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NZFSA considers final Food Review submissions

The views and considerations of hundreds of people are currently under review as the New Zealand Food Safety Authority (NZFSA) analyses the public submissions received during the final consultation stage of the Domestic Food Review (DFR).

As part of the review, which will streamline and update the country's decades-old food laws, NZFSA has held 15 workshops in 11 towns and cities across the country, distributed more than 30,000 brochures, thousands of summary and discussion papers and talked with more than 700 people.

Submissions have now closed on the final round of consultation on NZFSA's Position Paper, which covered all of the areas that NZFSA has been consulting on during the past 18 months, and included ideas and feedback received throughout that time.

The Position Paper also included extra detail on sanctions for non-compliance and examples of what small businesses might need to do, together with a review of how food safety education for fundraising-type events could be developed.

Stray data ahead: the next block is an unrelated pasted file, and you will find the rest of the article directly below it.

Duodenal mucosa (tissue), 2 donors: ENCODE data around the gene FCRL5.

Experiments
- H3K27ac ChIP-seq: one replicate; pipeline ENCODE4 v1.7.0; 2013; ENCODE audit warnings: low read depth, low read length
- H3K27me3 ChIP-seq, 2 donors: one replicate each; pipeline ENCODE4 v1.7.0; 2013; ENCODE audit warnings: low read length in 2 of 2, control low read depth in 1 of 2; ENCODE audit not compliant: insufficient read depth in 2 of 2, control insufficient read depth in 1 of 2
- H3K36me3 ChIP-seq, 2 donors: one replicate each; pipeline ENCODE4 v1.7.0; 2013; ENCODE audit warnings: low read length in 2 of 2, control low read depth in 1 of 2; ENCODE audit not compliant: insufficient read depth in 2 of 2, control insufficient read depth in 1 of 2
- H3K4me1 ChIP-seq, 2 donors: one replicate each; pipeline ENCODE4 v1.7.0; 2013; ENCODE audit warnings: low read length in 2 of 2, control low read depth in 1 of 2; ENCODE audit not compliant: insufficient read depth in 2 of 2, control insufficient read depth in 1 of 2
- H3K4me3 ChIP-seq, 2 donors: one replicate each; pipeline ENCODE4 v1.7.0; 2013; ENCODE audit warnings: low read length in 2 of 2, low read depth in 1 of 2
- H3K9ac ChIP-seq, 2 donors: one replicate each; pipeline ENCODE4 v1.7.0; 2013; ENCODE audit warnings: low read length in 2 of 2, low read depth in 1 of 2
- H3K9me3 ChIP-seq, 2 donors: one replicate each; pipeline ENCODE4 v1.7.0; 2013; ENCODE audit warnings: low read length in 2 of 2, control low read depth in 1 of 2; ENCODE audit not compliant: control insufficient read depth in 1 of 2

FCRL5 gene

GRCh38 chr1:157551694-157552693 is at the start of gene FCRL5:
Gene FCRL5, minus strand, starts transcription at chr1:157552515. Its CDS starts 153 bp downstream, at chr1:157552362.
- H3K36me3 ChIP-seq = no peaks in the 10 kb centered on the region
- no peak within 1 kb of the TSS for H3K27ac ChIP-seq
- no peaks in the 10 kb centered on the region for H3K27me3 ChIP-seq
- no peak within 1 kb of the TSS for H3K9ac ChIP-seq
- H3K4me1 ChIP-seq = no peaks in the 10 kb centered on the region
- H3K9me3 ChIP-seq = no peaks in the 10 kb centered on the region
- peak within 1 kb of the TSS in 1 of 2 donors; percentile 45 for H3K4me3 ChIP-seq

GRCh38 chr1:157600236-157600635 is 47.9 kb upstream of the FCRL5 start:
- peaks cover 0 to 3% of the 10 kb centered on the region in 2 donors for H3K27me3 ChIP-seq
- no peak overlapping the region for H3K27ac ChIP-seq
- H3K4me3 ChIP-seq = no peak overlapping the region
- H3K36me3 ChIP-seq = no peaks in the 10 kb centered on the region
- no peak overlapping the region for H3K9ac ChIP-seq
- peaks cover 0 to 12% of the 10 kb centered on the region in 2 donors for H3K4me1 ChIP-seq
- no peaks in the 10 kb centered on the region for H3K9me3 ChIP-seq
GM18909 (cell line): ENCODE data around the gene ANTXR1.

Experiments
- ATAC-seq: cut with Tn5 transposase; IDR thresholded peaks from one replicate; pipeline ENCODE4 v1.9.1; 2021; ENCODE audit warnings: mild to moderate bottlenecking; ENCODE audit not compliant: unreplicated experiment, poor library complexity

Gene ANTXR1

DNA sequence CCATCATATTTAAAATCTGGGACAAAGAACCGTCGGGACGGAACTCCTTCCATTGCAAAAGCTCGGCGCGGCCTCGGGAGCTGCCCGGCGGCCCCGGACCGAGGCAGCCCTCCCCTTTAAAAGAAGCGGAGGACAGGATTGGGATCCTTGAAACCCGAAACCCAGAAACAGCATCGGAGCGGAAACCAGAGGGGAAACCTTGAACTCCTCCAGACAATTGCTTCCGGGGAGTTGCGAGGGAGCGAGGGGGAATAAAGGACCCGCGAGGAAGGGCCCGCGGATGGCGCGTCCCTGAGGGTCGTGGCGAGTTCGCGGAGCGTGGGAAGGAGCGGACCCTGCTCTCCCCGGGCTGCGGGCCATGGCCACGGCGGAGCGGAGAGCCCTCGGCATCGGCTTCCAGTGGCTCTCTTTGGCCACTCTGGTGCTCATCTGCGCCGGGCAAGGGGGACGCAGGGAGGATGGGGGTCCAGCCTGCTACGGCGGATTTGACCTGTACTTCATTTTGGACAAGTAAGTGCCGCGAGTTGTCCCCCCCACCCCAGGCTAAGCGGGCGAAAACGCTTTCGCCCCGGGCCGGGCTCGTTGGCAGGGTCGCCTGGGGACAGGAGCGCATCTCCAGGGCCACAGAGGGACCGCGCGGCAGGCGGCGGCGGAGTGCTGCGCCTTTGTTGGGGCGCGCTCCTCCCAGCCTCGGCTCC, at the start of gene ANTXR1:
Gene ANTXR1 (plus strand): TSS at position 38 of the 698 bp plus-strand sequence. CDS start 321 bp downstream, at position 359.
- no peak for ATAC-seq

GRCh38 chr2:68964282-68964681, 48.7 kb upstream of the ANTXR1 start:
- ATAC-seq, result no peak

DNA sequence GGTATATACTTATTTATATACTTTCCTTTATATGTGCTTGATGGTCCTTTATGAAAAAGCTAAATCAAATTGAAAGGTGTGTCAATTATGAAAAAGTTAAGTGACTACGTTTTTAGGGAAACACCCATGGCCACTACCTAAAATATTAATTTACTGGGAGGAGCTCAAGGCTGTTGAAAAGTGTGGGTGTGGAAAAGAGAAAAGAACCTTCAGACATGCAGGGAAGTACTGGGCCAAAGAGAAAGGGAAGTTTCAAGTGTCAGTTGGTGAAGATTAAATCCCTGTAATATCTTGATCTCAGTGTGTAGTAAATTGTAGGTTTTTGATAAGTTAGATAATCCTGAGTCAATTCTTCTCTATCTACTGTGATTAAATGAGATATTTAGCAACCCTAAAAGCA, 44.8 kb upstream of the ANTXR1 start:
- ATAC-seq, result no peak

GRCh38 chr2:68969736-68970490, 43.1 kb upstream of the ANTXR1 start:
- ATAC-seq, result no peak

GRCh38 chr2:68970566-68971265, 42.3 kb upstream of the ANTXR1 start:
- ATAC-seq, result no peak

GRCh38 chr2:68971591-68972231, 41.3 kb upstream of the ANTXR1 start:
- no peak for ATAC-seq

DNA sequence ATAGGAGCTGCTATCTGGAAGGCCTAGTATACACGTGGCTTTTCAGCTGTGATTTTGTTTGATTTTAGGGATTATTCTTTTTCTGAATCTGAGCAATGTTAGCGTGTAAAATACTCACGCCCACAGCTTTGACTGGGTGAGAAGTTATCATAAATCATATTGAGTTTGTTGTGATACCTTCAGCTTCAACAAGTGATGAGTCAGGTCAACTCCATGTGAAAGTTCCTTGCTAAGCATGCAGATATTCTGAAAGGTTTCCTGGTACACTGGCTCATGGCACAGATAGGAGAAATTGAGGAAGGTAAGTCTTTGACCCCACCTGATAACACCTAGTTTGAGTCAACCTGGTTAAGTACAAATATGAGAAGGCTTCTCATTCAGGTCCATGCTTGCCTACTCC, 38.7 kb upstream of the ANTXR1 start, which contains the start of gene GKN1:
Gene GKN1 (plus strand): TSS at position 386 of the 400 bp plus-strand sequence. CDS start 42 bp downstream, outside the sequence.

More than 150 submissions were received on the final paper. They will now be carefully analysed before NZFSA puts its proposals to the Government later this year.

"The Position Paper was NZFSA's way of ensuring that we captured exactly how much and where New Zealanders want government intervention in the production and sale of domestic food. It means we can develop proposals for legislation that will facilitate the delivery of a level of food safety that the public wants," says NZFSA's Executive Director Dr Andrew McKenzie.

"We are committed to working both with consumers and the New Zealand food sector to ensure that what we propose to Government is the best solution for New Zealand, both for the present and for what our innovative food sector wants to achieve in the decades to come.

"We value the input of all those who have made a submission to help us design a system that is practical, consistent and delivers and promotes safe and suitable food."

Details of submissions will be available in July, when final recommendations will be put to Government. Drafting of any changes to legislation to reflect Government decisions is expected to begin later in the year.


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